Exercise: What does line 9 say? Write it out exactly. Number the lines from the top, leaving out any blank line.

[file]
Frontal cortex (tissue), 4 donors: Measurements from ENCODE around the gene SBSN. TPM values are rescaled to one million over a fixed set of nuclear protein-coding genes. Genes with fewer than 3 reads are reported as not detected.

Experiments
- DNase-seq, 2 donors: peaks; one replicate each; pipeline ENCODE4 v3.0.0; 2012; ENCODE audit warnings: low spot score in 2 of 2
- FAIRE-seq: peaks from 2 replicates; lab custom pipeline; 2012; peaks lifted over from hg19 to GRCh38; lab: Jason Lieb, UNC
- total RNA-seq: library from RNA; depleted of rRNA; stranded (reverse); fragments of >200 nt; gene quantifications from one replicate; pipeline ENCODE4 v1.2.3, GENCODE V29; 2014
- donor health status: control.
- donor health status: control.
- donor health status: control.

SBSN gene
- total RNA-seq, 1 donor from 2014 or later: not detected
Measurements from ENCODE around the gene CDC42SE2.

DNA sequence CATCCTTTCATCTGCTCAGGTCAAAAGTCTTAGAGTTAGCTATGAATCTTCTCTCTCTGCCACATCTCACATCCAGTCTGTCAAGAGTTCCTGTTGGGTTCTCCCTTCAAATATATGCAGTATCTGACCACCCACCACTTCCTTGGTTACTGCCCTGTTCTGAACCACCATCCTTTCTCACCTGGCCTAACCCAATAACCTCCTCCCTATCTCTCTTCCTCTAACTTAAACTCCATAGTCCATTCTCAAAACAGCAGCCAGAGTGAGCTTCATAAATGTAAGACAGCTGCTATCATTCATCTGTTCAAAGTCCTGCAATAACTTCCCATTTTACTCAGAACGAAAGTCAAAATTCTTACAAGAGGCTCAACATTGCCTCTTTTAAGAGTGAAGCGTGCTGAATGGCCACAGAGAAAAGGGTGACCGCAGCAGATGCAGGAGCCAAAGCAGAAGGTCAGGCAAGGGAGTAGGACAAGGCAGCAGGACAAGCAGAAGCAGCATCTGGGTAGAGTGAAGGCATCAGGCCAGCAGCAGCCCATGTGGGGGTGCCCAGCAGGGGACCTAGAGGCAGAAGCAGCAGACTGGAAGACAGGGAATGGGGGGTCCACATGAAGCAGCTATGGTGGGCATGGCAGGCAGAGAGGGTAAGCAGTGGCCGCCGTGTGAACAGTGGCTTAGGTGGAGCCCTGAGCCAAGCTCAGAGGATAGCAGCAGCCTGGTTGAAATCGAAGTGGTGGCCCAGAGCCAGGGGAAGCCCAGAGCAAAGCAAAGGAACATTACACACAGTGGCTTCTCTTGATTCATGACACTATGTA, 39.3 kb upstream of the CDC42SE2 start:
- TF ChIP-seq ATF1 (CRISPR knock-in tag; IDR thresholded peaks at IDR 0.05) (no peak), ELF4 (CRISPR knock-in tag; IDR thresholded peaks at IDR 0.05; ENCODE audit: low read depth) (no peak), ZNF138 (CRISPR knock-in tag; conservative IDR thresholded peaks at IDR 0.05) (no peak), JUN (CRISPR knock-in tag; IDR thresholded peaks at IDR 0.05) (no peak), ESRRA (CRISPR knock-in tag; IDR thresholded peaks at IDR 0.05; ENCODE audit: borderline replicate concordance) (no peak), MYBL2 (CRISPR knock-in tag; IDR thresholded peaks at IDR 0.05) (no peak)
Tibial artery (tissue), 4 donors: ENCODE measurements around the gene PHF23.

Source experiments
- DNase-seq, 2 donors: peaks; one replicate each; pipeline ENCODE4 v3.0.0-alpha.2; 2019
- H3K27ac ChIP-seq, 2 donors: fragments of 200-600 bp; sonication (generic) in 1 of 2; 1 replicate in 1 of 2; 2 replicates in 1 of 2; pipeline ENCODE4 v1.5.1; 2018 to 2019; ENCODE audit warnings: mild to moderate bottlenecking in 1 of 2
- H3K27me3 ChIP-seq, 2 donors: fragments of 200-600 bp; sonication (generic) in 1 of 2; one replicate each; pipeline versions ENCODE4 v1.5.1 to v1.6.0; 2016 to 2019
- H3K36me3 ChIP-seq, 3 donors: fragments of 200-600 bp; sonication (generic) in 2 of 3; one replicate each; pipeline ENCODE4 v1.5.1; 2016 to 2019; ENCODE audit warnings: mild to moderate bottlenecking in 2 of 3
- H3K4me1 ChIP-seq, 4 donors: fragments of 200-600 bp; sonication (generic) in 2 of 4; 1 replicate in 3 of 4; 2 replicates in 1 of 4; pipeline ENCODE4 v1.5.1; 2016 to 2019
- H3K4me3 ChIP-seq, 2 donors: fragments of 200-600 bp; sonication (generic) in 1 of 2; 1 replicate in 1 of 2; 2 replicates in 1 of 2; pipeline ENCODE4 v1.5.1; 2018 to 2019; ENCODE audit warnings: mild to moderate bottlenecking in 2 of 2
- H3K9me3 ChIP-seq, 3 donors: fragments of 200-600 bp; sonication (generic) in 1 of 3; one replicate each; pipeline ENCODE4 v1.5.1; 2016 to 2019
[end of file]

SBSN gene